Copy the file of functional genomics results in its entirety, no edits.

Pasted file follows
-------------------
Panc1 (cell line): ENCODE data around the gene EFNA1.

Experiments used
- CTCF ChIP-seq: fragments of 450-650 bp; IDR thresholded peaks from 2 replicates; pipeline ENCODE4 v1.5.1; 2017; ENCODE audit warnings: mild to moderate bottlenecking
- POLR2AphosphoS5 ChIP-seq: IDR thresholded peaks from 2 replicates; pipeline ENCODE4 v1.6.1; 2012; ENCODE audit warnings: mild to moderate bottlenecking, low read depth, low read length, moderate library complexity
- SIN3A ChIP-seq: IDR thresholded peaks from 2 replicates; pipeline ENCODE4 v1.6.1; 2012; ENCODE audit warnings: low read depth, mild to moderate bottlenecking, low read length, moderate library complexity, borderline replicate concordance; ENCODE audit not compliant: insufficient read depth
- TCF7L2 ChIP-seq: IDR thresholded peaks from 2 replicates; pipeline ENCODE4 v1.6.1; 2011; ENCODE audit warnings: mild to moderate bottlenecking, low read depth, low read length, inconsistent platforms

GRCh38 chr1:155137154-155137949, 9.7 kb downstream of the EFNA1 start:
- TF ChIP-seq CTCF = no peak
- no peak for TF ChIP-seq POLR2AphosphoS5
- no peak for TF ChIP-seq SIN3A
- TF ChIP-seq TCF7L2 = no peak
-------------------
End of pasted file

Panc1 (cell line): ENCODE data around the gene EFNA1.

Experiments used
- CTCF ChIP-seq: fragments of 450-650 bp; IDR thresholded peaks from 2 replicates; pipeline ENCODE4 v1.5.1; 2017; ENCODE audit warnings: mild to moderate bottlenecking
- POLR2AphosphoS5 ChIP-seq: IDR thresholded peaks from 2 replicates; pipeline ENCODE4 v1.6.1; 2012; ENCODE audit warnings: mild to moderate bottlenecking, low read depth, low read length, moderate library complexity
- SIN3A ChIP-seq: IDR thresholded peaks from 2 replicates; pipeline ENCODE4 v1.6.1; 2012; ENCODE audit warnings: low read depth, mild to moderate bottlenecking, low read length, moderate library complexity, borderline replicate concordance; ENCODE audit not compliant: insufficient read depth
- TCF7L2 ChIP-seq: IDR thresholded peaks from 2 replicates; pipeline ENCODE4 v1.6.1; 2011; ENCODE audit warnings: mild to moderate bottlenecking, low read depth, low read length, inconsistent platforms

GRCh38 chr1:155137154-155137949, 9.7 kb downstream of the EFNA1 start:
- TF ChIP-seq CTCF = no peak
- no peak for TF ChIP-seq POLR2AphosphoS5
- no peak for TF ChIP-seq SIN3A
- TF ChIP-seq TCF7L2 = no peak